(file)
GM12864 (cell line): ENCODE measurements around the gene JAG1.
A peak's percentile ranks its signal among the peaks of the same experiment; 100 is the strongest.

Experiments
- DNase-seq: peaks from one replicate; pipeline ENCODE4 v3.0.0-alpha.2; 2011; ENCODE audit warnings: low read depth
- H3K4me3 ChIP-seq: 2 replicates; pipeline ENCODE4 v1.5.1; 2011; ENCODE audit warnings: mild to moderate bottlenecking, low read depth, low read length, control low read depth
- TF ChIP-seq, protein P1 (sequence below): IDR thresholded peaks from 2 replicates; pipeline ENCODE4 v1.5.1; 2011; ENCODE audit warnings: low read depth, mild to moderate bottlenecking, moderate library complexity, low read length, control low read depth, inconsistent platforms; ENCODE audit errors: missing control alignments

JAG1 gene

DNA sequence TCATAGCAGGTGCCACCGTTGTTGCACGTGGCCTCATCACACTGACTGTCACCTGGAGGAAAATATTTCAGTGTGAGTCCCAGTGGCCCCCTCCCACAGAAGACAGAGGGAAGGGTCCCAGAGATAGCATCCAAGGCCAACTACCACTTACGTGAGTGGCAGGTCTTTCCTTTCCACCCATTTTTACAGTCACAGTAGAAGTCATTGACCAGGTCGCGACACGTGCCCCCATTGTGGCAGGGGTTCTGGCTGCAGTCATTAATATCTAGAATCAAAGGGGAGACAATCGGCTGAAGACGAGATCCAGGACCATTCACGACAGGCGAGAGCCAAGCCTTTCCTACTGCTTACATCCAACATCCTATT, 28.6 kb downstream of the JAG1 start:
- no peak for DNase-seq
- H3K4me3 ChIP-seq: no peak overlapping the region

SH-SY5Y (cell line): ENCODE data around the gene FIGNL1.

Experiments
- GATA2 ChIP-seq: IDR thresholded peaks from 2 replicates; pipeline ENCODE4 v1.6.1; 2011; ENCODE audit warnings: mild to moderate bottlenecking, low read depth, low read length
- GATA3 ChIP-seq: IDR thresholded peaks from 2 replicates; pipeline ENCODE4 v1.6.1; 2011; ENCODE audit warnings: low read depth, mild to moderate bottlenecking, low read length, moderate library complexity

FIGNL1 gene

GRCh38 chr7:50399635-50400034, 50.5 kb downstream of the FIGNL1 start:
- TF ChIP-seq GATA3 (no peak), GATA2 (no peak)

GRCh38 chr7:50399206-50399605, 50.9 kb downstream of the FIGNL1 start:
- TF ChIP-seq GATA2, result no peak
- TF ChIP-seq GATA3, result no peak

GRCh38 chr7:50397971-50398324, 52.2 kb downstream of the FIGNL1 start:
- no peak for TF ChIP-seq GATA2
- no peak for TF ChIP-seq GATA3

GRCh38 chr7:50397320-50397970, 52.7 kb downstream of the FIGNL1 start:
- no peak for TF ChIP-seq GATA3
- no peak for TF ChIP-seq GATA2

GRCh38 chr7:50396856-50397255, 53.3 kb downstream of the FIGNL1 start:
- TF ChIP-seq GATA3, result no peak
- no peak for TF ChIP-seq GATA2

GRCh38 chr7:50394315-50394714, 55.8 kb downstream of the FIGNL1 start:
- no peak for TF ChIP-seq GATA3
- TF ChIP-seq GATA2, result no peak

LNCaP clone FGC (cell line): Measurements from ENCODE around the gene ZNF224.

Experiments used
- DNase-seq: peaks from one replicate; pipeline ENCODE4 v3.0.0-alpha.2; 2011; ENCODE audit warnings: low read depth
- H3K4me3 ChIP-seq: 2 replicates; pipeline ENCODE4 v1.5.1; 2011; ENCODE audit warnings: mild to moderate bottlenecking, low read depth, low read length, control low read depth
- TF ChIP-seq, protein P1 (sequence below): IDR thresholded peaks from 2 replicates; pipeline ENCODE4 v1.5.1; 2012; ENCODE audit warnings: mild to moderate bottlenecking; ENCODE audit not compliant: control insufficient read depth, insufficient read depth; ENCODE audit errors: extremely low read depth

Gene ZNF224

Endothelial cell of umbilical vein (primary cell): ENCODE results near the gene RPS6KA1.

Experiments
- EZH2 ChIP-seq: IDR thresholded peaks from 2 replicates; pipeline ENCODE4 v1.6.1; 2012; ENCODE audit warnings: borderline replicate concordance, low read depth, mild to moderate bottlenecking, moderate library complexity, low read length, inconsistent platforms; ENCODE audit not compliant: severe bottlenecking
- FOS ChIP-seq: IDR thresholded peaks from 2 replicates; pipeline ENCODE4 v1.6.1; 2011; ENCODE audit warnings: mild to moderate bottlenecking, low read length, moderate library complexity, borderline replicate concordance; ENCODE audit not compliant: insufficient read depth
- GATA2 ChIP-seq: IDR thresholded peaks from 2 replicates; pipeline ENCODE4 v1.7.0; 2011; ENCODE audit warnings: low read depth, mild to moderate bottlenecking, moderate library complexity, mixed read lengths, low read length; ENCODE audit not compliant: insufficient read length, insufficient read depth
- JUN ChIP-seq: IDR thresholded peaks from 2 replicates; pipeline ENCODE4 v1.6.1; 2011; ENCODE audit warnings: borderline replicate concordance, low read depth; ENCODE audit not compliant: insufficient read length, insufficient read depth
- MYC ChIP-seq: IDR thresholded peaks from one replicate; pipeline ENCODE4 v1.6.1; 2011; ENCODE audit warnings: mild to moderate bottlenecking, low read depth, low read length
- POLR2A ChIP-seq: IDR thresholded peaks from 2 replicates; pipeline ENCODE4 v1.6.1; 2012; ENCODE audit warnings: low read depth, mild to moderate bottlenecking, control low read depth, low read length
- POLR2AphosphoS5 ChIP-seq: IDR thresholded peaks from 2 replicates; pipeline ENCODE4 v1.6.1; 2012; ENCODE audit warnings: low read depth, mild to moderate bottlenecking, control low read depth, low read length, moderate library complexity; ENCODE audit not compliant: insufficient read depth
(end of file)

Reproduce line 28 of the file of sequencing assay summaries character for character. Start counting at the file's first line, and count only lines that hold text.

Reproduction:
- TF ChIP-seq GATA3, result no peak